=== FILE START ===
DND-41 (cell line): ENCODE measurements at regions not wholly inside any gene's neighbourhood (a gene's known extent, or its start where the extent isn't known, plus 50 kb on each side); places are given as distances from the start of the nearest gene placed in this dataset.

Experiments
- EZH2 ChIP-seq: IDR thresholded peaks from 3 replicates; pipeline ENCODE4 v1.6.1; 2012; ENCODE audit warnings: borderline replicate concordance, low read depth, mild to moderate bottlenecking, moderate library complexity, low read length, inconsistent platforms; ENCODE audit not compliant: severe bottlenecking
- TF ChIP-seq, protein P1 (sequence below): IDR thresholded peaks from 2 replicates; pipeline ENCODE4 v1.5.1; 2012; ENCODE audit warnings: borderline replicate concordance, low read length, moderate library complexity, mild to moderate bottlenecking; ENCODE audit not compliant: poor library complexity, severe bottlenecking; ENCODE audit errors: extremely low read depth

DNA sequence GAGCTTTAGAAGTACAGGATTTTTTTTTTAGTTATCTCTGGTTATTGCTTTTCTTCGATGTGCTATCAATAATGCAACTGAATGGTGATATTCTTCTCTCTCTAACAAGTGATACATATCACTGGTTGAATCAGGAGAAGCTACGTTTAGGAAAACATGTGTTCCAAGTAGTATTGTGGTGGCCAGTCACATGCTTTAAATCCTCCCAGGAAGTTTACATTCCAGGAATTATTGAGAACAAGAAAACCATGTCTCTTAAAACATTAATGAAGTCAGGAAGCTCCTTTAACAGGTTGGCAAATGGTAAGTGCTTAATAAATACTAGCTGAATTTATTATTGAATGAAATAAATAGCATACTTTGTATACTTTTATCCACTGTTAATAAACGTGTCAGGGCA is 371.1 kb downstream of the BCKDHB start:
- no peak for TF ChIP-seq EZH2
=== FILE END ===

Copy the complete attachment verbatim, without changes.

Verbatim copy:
DND-41 (cell line): ENCODE measurements at regions not wholly inside any gene's neighbourhood (a gene's known extent, or its start where the extent isn't known, plus 50 kb on each side); places are given as distances from the start of the nearest gene placed in this dataset.

Experiments
- EZH2 ChIP-seq: IDR thresholded peaks from 3 replicates; pipeline ENCODE4 v1.6.1; 2012; ENCODE audit warnings: borderline replicate concordance, low read depth, mild to moderate bottlenecking, moderate library complexity, low read length, inconsistent platforms; ENCODE audit not compliant: severe bottlenecking
- TF ChIP-seq, protein P1 (sequence below): IDR thresholded peaks from 2 replicates; pipeline ENCODE4 v1.5.1; 2012; ENCODE audit warnings: borderline replicate concordance, low read length, moderate library complexity, mild to moderate bottlenecking; ENCODE audit not compliant: poor library complexity, severe bottlenecking; ENCODE audit errors: extremely low read depth

DNA sequence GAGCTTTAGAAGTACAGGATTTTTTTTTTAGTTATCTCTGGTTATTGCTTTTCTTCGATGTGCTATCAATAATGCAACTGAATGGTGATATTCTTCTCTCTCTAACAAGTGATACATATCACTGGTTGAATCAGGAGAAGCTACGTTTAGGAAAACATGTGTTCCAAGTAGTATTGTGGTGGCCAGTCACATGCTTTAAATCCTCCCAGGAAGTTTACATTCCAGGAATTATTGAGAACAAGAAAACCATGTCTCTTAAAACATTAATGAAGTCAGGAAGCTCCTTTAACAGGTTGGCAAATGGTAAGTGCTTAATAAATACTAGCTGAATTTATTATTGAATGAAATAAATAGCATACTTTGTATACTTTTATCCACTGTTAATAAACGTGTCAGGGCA is 371.1 kb downstream of the BCKDHB start:
- no peak for TF ChIP-seq EZH2